As part of the Day Long Game Outsourcing Summit at GDC, a panel discussion about avoiding the potential pitfalls of outsourcing from both sides of the relationship took place. The speakers were Aaron Pulkka, Vivendi Games, director of global outsourcing, Zhan Ye, of Game Creation, James Jen, who handles digital entertainment outsourcing for Augmentum, and Chris Kauza, of ACS. The panel was moderated by Jay Minn of AristoDigital.
The panel began with an audience question -- what's the biggest challenge for outsourcing? In a statement that would be echoed many times, Kauza suggested, "I think it's communication... managing and setting expectations for the project is key... day to day communication, language issues aside, you have [so many people involved]."
Outsourcing Contracts: The Issues
Minn then took over, asking the panel to identify critical issues in contract negotiations. Pulkka offered, "For publishers and for clients in general it's important to remember why we need a contract. For the client, one of the most important things is to remember is we get ownership of the assets when the project is done and delivered. What the rules of engagement are, and milestones, and how to deal with change, and how that's worked out in the contract. When the contract is done, it's about day to day relations."
Ye clarified the issue a bit. "[There are] two kinds of contracts -- an umbrella contract that affects relationships and contracts for specific projects." He said, "Change and revision mechanisms [must exist] because there will be change down the road. How many revisions are we going to allow, and what kind of feedback and how quickly will we offer it? [Also], IP issues -- obviously the buyer will own the IP, but what kind of other rights as a vendor can we have? Can we use some of the artwork in our portfolio?"
Kauza maintained that a governance structure is "critical. How are you going to manage change? Who's accountable from the development shop, publisher and each of the content providers? How are they going to communicate? Good project management is also a part of this."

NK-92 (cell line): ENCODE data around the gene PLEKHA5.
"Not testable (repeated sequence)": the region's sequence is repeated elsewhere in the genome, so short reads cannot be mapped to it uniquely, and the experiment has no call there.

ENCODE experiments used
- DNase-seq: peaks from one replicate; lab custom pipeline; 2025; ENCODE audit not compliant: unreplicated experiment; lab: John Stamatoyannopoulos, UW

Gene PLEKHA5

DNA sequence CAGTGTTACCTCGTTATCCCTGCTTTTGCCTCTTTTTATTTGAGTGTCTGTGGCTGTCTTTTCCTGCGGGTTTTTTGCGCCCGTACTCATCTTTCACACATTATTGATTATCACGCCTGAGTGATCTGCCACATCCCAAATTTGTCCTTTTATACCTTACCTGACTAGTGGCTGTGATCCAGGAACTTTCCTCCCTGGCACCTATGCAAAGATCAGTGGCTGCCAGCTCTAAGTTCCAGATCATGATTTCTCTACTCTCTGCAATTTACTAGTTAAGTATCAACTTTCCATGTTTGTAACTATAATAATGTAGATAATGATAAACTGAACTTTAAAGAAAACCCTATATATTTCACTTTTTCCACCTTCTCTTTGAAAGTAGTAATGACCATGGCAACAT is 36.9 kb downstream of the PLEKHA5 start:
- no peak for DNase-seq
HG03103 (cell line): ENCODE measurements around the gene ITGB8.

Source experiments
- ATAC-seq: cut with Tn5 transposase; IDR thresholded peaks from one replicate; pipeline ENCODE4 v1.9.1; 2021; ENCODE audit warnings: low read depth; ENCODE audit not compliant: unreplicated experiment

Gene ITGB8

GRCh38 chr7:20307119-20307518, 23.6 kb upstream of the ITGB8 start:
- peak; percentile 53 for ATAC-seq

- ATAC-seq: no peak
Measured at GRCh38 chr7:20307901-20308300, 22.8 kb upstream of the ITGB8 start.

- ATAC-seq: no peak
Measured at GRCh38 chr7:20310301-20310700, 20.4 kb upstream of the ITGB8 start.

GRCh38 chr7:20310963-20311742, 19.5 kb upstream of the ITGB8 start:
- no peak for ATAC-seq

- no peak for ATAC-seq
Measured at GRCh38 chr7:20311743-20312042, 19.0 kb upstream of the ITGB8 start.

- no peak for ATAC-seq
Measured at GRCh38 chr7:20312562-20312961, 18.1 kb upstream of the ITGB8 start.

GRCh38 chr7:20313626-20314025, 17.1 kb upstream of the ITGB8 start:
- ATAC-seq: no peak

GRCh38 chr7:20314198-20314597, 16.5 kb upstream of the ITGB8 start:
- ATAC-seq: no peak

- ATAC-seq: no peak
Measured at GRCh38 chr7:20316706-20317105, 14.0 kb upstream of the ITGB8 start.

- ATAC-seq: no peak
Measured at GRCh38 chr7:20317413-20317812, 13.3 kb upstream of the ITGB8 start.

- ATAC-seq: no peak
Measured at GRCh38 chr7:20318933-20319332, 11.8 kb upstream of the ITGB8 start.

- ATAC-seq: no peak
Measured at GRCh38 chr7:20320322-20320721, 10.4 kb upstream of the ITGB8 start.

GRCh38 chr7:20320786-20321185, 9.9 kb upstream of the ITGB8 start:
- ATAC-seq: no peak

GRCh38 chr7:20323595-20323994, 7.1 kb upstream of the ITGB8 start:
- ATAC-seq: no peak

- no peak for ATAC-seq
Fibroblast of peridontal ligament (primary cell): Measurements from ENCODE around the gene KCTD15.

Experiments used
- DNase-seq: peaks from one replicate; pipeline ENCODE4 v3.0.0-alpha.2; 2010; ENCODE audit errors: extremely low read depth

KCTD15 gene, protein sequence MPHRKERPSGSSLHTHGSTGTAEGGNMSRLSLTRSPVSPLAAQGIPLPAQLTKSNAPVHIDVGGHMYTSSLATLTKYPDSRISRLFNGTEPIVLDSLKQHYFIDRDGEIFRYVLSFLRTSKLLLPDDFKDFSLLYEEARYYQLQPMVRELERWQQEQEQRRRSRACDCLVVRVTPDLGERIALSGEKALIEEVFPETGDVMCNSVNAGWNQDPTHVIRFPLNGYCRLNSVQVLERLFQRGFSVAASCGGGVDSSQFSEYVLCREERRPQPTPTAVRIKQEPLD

Minn then asked what the contractual requirements look like. The discussion quickly turned to suggest that it's not just about the contract, but the relationship between the parties. Jen said, "You're not just contractually committed but philosophically and culturally working with the partner... you have to have in the contract an understanding of deliverables... but you need to be an extended team." Ye concurred. "We always like that [to be part of the team] than just 'deliver 10 models' because you have an extended cash flow and that part of the team is going to be very stable."
Pulkka also agreed. "It becomes about the partnership for this to actually work. There needs to be a really good rapport between the developer and outsourcing service provider... everything from how much work they're going to need to what the requirements are... everybody's on the same page once the ramp-up happens. It's not so much about the contract, the contract defines the parameters... but really, for things to go right, you need to think more about the information that outsourcing service provider will need."
IP Ownership and Legal Issues
IP ownership is a sticky issue, apparently. Legal issues are problematic when working with an international outsourcer. Kauza said, "Before you go into contract negotiations, you need to have a clear idea of your ideas on IP ownership and you need to know where the contract is going to be enforced -- San Francisco, Hong Kong, Cork, Ireland? The laws of the country will affect IP ownership."
Building from that, Ye said, "IP protection is going to take time in China... Talking about law enforcement, it's going to be very hard to enforce the law if it's broken in China. Have the signing entity based in Hong Kong or the U.S. if you're signing a contract in China."